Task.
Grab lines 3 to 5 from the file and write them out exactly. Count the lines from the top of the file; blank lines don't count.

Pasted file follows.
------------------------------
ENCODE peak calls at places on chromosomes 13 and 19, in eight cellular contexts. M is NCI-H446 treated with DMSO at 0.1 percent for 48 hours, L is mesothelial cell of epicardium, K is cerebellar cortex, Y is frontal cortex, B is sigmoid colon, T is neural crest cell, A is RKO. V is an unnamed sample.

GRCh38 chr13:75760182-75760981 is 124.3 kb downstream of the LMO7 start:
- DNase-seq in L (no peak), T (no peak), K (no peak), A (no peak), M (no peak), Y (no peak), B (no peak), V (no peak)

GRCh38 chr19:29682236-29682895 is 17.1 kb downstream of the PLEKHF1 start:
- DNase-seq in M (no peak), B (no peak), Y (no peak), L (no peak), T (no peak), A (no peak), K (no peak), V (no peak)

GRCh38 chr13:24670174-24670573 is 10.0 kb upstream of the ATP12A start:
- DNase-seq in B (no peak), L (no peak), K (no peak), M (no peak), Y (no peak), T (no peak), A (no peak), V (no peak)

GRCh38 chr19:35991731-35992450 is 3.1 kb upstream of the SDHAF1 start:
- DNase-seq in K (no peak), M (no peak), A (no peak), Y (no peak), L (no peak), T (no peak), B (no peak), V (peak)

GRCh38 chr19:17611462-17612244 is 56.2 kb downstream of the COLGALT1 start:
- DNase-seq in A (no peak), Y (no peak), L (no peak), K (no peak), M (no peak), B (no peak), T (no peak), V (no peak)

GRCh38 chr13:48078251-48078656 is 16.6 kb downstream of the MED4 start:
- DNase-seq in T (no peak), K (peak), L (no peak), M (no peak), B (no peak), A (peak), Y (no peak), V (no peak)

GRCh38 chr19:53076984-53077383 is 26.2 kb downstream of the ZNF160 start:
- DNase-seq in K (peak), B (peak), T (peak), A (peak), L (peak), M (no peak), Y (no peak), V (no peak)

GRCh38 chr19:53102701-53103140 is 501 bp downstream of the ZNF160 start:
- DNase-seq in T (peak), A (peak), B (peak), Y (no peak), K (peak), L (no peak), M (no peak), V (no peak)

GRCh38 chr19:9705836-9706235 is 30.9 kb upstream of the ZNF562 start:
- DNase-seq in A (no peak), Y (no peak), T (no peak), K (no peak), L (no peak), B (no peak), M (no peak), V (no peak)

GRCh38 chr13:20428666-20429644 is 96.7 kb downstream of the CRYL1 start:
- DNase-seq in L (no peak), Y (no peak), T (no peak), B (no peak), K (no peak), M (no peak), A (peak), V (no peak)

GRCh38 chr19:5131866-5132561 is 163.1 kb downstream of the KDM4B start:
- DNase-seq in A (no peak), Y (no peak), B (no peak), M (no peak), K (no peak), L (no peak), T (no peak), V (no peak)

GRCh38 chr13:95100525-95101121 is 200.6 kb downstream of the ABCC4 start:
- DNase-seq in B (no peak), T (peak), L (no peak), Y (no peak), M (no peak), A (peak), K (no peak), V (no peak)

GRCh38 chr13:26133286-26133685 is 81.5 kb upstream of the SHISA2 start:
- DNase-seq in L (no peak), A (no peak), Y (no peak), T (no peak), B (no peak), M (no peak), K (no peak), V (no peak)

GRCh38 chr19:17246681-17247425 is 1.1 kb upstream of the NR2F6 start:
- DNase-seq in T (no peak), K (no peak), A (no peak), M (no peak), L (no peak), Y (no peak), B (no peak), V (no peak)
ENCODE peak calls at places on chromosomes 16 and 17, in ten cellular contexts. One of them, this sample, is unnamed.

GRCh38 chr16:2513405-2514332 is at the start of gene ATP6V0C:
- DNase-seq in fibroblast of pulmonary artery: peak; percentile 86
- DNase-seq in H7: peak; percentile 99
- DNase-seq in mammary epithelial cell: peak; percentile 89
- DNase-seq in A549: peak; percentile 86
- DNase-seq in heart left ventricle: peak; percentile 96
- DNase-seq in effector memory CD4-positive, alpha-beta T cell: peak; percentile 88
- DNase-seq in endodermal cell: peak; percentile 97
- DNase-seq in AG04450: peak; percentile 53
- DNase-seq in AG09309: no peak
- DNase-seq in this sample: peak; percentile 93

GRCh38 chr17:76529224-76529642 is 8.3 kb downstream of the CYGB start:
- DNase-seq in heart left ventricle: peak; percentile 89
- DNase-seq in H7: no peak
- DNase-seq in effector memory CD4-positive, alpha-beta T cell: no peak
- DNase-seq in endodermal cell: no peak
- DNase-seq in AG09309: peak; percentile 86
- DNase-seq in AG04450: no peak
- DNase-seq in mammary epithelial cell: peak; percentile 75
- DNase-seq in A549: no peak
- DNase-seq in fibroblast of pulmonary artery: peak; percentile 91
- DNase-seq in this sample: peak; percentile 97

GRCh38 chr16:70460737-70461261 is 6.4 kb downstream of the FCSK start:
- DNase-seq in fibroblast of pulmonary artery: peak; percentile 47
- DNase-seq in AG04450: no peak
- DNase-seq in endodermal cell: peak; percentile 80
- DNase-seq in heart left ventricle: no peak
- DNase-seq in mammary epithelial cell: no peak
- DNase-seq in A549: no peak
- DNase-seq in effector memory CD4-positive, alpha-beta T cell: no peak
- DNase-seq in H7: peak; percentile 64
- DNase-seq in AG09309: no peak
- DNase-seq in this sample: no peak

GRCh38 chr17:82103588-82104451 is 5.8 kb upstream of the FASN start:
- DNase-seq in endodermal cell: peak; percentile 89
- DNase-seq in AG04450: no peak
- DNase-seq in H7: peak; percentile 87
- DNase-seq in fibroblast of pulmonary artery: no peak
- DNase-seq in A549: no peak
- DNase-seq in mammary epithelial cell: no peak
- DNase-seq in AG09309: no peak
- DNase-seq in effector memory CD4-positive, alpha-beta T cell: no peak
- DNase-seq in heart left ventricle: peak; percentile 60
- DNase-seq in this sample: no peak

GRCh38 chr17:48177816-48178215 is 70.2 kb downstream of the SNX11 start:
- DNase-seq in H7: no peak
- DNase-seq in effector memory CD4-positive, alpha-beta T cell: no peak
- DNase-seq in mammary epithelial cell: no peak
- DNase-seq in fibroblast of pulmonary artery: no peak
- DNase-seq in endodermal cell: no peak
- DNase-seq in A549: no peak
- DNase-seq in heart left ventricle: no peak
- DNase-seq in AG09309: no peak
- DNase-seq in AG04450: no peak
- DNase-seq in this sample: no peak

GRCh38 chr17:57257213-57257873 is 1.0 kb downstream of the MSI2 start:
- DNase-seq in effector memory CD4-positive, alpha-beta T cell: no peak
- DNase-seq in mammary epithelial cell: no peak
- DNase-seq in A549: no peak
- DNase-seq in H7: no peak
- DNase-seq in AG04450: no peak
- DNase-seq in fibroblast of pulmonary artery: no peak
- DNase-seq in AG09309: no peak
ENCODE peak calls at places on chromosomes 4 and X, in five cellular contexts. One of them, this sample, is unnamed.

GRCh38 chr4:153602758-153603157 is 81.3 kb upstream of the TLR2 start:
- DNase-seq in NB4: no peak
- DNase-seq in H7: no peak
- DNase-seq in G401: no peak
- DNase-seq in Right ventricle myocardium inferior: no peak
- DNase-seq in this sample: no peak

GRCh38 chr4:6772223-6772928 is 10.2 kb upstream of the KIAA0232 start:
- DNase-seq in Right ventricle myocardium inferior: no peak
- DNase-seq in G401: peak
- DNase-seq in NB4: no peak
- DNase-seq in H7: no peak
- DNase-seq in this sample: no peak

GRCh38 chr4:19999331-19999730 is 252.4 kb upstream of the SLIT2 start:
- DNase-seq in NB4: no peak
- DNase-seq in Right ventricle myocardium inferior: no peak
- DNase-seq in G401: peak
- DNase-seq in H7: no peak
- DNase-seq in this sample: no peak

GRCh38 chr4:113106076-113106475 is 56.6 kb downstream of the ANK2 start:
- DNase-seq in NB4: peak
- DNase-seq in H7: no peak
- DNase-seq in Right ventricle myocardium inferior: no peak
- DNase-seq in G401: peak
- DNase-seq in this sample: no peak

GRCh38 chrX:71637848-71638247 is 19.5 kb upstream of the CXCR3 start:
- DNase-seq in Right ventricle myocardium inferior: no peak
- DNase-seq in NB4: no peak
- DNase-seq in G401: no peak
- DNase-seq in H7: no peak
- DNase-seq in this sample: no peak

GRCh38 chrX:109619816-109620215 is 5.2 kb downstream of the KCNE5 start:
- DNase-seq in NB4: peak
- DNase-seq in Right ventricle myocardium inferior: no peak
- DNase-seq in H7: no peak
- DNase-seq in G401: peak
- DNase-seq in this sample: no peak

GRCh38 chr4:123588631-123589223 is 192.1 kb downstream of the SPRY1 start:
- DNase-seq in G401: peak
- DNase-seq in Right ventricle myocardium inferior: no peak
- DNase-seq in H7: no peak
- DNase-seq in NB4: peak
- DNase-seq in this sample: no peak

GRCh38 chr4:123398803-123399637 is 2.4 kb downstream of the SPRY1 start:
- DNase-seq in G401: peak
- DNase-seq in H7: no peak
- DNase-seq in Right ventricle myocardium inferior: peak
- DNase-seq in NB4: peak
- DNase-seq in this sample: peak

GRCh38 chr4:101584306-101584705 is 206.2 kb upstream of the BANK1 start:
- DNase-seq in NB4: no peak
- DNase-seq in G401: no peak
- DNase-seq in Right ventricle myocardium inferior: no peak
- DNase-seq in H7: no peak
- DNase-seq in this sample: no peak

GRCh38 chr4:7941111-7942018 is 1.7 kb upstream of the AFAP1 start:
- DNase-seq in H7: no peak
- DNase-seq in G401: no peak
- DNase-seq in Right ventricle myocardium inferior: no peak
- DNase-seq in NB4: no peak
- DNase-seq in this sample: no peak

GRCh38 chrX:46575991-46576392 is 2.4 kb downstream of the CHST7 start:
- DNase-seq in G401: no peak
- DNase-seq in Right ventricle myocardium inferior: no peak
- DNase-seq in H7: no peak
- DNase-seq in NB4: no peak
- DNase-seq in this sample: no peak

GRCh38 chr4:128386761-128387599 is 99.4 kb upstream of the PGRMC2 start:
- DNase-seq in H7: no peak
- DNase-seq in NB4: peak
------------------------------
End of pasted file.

- DNase-seq in L (no peak), T (no peak), K (no peak), A (no peak), M (no peak), Y (no peak), B (no peak), V (no peak)

GRCh38 chr19:29682236-29682895 is 17.1 kb downstream of the PLEKHF1 start:
- DNase-seq in M (no peak), B (no peak), Y (no peak), L (no peak), T (no peak), A (no peak), K (no peak), V (no peak)